Planet Susannia

statement: Are avant-garde practices still important to you?

Everything is inspiring; the works of others, the works of earlier artists, for me especially Surrealism and Dada. In all of art history, I consider the twenties to be the most exciting; At that time, Freud’s teachings moved the artist’s brain, automatic writing and surrealist poetry arrangments had spread, and dream interpretation and psychoanalysis were fashionable. New revolutionary works, unusual exhibitions were born. Incredible creative energies were released and took new directions. What inspires me again and again are the collages by Max Ernst, Andre Breton’s poems, the Merz images by Schwitters and the work by Duchamp. My “real-unreal-sürreal” label is also related to these ideals. My most frequently used medium is the collage, where I combine real image fragments with unreal ones in order to place them in a surreal situation.

project: From the death of Titian to an illustrated playbook for girls or the metamorphosis of texts and images

project description:

You take an old book and redesign it.

What are the lyrics in for? We can ignore them or make them part of a narrative.

This book, which I found on the rummaging table of an antiquarian bookshop, was a play, a dramatic fragment, written by Otto von Hofmannsthal in 1892. The play was only performed once at the funeral for Arnold Böcklin in Munich. It was printed on excellent paper, bound in textile in 1904 in Leipzig.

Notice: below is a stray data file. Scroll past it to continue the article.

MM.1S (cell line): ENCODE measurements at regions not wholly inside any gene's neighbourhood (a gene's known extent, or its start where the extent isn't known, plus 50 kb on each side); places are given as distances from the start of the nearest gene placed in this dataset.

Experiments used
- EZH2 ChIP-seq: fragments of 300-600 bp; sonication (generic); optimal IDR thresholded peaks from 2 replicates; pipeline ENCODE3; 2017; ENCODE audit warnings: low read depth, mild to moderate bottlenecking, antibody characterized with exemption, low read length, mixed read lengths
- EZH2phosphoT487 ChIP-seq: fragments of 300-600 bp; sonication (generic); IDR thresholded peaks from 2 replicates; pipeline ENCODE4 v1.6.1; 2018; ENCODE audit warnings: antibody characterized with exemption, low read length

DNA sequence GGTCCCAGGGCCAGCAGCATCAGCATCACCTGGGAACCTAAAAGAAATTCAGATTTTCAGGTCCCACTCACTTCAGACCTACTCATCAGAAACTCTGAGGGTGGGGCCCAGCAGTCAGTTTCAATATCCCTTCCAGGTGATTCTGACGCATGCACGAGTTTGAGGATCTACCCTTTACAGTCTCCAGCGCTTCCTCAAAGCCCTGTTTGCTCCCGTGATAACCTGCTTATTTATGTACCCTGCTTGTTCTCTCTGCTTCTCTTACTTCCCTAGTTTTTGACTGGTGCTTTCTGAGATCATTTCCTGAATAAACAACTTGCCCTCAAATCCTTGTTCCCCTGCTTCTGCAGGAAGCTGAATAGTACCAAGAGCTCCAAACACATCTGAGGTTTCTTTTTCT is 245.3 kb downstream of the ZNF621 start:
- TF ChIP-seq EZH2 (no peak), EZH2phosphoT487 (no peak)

When I started to design what is known as an “altered book”, I quickly realized that the text was also seeking for my attention. I chose and mixed image elements from an occupation book for girls, a medical textbook and a French Larousse lexicon. Almost all the books were in pretty bad shape. Nevertheless, for a very long time I had concerns about disassembling the books because I absolutely wanted to create a new, artistically valuable whole with respect.

I kept the title of the girl’s book. The original book was a kind of preparatory course for a traditional female life in the 18th century, a playful introduction to general knowledge of women. It includes simple cake-baking recipes, patterns for dolls’ clothes, crocheting and knitting, and brief explanations of “drawing, painting as a useful activity for little girls, an activity in which one can make remarkable progress without assistance.” The book also included mathematics Jokes, puzzles and ideas for the little gardener.

For weeks I was completely lost in this wonderfully illustrated book and slowly started to design my version of a new playbook in a playful Dadaist way.

When I glued the first image fragments, I noticed that the texts give the images new twists and turns. From that point on, a coherent narrative accompanied me in the selection of the pictorial elements and the Dadaist oeuvre found its own way. With a completely different message.